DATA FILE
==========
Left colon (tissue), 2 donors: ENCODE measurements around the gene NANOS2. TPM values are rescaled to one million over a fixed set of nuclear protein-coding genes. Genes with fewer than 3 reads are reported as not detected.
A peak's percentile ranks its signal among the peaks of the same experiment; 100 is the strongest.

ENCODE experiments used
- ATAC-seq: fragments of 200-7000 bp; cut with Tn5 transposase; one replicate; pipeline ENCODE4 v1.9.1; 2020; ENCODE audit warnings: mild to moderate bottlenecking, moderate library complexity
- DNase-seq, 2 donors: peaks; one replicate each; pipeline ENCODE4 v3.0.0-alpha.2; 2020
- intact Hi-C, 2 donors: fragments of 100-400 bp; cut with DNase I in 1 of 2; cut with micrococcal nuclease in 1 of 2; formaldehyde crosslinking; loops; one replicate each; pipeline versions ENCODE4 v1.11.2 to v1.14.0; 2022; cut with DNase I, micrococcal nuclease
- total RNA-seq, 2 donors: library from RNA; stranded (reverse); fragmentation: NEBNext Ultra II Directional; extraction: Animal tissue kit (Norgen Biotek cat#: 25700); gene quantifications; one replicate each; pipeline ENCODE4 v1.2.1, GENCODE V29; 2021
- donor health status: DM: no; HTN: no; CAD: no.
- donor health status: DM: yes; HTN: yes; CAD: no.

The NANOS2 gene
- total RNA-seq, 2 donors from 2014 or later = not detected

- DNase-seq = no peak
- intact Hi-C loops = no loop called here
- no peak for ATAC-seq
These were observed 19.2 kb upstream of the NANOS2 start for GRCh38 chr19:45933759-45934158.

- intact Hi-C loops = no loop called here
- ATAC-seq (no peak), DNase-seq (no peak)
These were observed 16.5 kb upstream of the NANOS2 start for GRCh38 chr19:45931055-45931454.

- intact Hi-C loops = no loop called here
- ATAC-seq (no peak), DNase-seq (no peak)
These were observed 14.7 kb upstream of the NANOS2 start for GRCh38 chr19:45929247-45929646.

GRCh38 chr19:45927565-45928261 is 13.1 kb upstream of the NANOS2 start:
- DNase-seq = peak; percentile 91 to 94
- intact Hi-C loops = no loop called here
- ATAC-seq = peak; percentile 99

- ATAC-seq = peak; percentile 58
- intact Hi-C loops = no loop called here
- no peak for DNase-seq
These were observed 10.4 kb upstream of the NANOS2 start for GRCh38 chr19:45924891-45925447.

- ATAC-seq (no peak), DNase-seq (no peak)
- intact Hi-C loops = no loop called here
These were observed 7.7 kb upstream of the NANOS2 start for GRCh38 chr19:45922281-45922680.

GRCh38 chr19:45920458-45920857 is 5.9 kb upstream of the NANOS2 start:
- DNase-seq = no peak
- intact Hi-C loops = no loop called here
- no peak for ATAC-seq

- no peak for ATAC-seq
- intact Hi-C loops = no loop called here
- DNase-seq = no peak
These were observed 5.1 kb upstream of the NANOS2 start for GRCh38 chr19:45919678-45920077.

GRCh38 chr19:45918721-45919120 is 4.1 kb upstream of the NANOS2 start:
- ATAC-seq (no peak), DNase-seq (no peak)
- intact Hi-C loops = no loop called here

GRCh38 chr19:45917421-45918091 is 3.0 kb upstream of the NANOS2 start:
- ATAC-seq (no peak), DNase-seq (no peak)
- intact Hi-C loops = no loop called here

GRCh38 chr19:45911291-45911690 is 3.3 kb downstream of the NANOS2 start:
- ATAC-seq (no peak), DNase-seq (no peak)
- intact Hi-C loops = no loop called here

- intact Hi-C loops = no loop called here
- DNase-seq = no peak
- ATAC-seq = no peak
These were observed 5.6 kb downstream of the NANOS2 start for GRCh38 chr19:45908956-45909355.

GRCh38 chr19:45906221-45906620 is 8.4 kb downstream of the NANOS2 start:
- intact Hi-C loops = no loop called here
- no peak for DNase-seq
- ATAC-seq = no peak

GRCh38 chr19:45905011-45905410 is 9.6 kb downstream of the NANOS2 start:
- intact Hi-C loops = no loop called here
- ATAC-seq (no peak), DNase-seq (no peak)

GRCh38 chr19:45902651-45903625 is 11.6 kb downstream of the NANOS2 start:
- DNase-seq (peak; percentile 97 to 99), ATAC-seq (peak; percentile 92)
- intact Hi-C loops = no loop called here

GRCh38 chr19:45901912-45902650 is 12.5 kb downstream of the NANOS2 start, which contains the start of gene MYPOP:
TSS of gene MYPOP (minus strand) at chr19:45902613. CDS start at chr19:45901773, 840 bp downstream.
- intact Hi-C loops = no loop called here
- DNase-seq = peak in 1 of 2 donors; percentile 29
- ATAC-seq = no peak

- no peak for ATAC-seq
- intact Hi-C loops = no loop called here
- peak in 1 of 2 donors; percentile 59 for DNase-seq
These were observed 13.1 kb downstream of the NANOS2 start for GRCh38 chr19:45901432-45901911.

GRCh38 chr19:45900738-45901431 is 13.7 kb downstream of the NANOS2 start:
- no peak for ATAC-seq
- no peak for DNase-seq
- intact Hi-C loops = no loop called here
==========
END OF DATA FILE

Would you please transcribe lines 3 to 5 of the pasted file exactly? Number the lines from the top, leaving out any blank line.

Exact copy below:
ENCODE experiments used
- ATAC-seq: fragments of 200-7000 bp; cut with Tn5 transposase; one replicate; pipeline ENCODE4 v1.9.1; 2020; ENCODE audit warnings: mild to moderate bottlenecking, moderate library complexity
- DNase-seq, 2 donors: peaks; one replicate each; pipeline ENCODE4 v3.0.0-alpha.2; 2020